Withdrawal of guilty plea. Jimmy Dwight Weathers and Mary Charlene Weathers, husband and wife, entered a plea of guilty to a charge of receiving stolen property and were sentenced to serve two years in the penitentiary. A month after the sentence was entered, the defendants with different counsel, moved to withdraw their pleas of guilty and in the alternative, should the withdrawal not be permitted, for the grant of supersedeas bond pending the outcome of appeal of the denial of the motion to withdraw the guilty pleas. The trial court denied the motion in all particulars without granting the defendants a hearing. Defendants then filed an appeal of the denial with this court. This court, by order, mandated a hearing as to the propriety of the granting or denial of a bond and remanded the case for that purpose. Following a hearing, the trial court granted bond for both defendants pending appeal. During the hearing on the question of the propriety of a bond, the trial court and the defendants agreed that the issue of the validity of the guilty pleas was not before the court, but that jurisdiction was vested in this court by virtue of the appeal. The trial court did not make a specific inquiry into the issue of the validity of the acceptance of the pleas as of the time of entry. Even though we find attached to the brief of the appellants an exhibit that purports to be a transcript of the guilty plea proceedings, we have no record before us to pass upon the validity of those proceedings. See Jenkins v. Bd. of Zoning Appeals, 122 Ga. App. 412 (2) (177 SE2d 204)
. We further note that during the hearing on the grant or denial of the bond, testimony was elicited by the state from the defense counsel who represented defendants at the guilty plea proceedings detailing the advice given by him to the defendants concerning their constitutional rights. Nevertheless there has been no affirmative ruling by the trial court concerning the motion to withdraw the guilty plea other than the one now on appeal, as to which, as previously noted, the trial court has conducted no hearing.
Code 27-1404 gives a defendant the right to withdraw his plea at any time before the sentence has been entered in the case. After the sentence has been entered, the withdrawal of the plea within the same term of court rests within the sound discretion of the trial court. Smith v. State, 231 Ga. 23
, 24 (200 SE2d 119
). As held in Purvis v. Connell, 227 Ga. 764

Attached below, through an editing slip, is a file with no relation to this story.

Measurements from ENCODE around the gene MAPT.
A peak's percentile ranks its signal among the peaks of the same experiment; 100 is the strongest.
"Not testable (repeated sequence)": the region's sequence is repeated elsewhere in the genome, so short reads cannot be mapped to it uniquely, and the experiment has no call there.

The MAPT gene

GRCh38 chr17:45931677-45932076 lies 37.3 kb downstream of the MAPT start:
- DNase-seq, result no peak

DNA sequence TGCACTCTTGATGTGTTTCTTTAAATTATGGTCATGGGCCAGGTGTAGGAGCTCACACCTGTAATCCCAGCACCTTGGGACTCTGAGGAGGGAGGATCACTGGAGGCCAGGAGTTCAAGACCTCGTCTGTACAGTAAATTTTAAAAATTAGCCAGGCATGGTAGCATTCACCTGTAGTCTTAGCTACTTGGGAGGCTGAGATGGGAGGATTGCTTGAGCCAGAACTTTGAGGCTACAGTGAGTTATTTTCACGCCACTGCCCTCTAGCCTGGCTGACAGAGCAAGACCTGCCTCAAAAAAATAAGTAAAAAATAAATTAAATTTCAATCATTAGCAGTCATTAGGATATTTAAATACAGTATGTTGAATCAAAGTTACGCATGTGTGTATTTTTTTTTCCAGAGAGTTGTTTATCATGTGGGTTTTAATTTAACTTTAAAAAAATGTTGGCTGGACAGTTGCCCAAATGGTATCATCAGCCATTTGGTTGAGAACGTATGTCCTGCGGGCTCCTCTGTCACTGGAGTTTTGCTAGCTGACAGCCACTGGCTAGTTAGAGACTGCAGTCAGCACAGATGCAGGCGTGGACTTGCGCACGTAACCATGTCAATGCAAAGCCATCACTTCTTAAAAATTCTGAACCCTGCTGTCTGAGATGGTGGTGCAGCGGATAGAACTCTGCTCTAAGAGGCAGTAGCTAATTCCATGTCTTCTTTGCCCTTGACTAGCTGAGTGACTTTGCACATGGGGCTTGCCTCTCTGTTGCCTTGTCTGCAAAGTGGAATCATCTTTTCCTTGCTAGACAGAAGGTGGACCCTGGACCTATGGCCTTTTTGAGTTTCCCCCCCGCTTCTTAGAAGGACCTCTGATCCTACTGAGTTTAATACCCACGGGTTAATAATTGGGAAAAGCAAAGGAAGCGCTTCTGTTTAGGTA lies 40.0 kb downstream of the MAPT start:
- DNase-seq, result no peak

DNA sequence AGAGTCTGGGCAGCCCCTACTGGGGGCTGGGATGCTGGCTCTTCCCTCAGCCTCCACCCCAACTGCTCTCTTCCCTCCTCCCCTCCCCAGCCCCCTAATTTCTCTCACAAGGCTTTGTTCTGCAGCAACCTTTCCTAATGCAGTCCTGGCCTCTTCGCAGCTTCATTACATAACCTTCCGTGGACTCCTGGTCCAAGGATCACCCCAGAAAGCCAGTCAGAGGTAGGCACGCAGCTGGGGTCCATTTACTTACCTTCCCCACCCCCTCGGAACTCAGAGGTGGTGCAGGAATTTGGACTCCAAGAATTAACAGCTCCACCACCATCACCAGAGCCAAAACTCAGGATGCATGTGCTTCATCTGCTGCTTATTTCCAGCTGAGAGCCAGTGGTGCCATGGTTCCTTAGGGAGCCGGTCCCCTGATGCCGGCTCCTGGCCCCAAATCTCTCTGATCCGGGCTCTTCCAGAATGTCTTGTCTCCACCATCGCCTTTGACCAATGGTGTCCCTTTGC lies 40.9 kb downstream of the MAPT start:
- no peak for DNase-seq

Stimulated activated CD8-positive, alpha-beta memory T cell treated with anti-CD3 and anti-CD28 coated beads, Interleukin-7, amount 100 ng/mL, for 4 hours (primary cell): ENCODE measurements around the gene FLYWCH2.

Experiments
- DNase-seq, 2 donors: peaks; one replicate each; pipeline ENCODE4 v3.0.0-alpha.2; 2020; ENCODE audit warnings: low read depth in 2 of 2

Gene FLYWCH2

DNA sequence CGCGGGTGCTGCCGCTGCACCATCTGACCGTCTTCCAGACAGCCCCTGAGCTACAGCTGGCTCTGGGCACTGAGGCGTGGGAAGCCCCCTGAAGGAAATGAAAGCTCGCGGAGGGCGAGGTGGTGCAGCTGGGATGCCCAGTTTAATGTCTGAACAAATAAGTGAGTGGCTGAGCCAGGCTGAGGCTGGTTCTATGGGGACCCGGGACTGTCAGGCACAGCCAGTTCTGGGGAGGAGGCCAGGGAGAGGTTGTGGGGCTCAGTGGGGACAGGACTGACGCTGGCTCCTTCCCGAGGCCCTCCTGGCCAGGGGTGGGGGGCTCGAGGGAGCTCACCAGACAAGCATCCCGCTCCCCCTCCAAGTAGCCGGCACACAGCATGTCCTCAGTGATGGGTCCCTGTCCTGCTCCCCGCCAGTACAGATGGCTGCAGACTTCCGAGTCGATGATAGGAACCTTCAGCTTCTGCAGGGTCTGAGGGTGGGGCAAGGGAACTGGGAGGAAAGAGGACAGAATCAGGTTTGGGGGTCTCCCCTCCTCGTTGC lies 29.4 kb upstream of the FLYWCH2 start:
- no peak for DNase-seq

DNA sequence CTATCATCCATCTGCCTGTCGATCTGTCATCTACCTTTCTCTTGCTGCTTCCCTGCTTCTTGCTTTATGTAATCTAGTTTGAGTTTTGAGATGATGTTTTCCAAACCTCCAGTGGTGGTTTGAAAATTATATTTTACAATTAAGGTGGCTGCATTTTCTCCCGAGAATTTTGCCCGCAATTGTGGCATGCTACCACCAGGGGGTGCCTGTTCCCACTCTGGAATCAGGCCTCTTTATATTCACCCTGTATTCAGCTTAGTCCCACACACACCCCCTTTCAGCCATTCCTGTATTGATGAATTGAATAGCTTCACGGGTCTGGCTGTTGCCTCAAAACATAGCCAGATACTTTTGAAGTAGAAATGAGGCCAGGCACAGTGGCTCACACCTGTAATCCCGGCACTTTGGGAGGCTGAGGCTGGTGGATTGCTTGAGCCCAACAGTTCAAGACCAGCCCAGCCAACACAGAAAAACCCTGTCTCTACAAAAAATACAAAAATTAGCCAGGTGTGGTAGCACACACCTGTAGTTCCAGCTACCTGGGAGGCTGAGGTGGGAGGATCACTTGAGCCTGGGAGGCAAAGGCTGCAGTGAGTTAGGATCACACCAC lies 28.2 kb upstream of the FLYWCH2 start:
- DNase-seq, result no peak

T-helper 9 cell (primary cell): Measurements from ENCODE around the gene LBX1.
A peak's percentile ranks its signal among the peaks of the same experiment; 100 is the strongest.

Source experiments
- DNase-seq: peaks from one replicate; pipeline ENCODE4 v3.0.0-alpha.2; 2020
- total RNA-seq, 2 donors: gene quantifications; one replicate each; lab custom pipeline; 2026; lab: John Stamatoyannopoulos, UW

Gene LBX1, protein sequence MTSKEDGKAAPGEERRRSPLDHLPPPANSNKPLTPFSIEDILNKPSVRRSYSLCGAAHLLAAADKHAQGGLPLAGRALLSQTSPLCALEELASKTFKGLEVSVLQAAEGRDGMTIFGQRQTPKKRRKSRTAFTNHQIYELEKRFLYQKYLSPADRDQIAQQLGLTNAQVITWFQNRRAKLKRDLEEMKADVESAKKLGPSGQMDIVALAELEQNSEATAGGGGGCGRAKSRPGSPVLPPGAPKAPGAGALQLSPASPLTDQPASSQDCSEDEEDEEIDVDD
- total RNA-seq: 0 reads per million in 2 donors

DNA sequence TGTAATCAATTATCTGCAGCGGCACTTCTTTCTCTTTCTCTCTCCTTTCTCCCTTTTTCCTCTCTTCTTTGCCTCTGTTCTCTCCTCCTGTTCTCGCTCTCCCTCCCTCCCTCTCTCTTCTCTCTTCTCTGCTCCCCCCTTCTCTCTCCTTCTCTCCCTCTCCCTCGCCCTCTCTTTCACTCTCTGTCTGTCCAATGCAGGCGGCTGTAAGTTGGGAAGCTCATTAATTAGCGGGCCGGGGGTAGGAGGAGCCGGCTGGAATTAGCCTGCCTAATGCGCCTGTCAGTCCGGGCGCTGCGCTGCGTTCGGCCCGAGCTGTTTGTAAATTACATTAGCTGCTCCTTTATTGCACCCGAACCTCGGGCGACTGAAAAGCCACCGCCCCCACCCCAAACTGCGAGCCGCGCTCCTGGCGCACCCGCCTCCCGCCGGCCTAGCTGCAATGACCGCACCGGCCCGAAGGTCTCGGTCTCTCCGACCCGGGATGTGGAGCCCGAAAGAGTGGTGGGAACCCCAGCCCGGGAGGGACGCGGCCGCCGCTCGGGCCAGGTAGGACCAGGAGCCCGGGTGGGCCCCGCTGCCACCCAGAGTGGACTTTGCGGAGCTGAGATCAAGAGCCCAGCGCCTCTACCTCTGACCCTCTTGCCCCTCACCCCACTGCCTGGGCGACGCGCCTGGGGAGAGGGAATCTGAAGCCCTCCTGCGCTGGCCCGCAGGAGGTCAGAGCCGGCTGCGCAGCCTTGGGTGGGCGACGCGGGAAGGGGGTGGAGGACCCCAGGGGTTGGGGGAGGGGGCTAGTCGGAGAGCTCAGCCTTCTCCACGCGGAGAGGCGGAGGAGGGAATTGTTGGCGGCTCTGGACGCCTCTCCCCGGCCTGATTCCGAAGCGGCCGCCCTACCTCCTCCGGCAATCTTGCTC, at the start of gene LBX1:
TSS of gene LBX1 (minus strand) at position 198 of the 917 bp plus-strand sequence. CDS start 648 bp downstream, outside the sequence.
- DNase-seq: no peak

, 766 (182 SE2d 892
): "It is clear . . . that a state trial judge, in accepting a plea of guilty, now has the same duty in this respect that a federal trial judge has under Rule 11 of the Federal Rules of Criminal Procedure. That rule, in essential part, is as follows 'The court . . . shall not accept [a plea of guilty] without first addressing the defendant personally and determining that the plea is made voluntarily with understanding of the nature of the charge and the consequences of the plea . . . The court shall not enter a judgment upon a plea of guilty unless it is satisfied that there is a factual basis for the plea.' " (Emphasis supplied.) We further note that Rule 11 of the Federal Rules of Criminal Procedure requires the judge presiding to make personal inquiry of the defendant and insure that the defendant is aware of the nature of the charge, the mandatory minimum and maximum penalty, if any, the right to plead not guilty, to have a jury trial, the assistance of counsel, the right to compel the attendance of witnesses, to examine and cross examine witnesses and the right not to be subject to self-incrimination. As we read Purvis, supra, it is not sufficient to allow the prosecutor or defense counsel to fill these gaps on behalf of the trial judge, but the trial court must satisfy itself. This may be done by questioning the defendant, the defense counsel (Roberts v. Greenway, 233 Ga. 473
, 476 (211 SE2d 764
)), or any other legitimate source available to the trial court that can furnish evidence that the constitutional rights of the defendant have been satisfied. Bailey v. Baker, 232 Ga. 84 (205 SE2d 278)
As indicated above, because the appellants filed their motion to withdraw their guilty pleas after the entry of sentence, the grant or denial of that motion lay within the sound discretion of the trial court. Before we can determine if the state met its burden in showing that the pleas were procedurally voluntary following the disputing of such voluntariness by the defendants, it was necessary for the trial court to conduct a hearing and establish that all the requisites of voluntariness had been met. In the absence of such a hearing we are unable to make a determination as to whether the trial court properly exercised its discretion or abused the same. Accordingly, we remand the record to the trial court for purposes of holding the necessary hearing, and thereafter, exercise its discretion in ruling upon the motion based upon the evidence developed at the hearing. The action of the trial court in denying the motion to withdraw the guilty pleas without the necessary hearing is reversed, and the case remanded for appropriate action in accordance with this decision.
William F. Lee, Jr., District Attorney, Michael G. Kam, Assistant District Attorney, for appellee.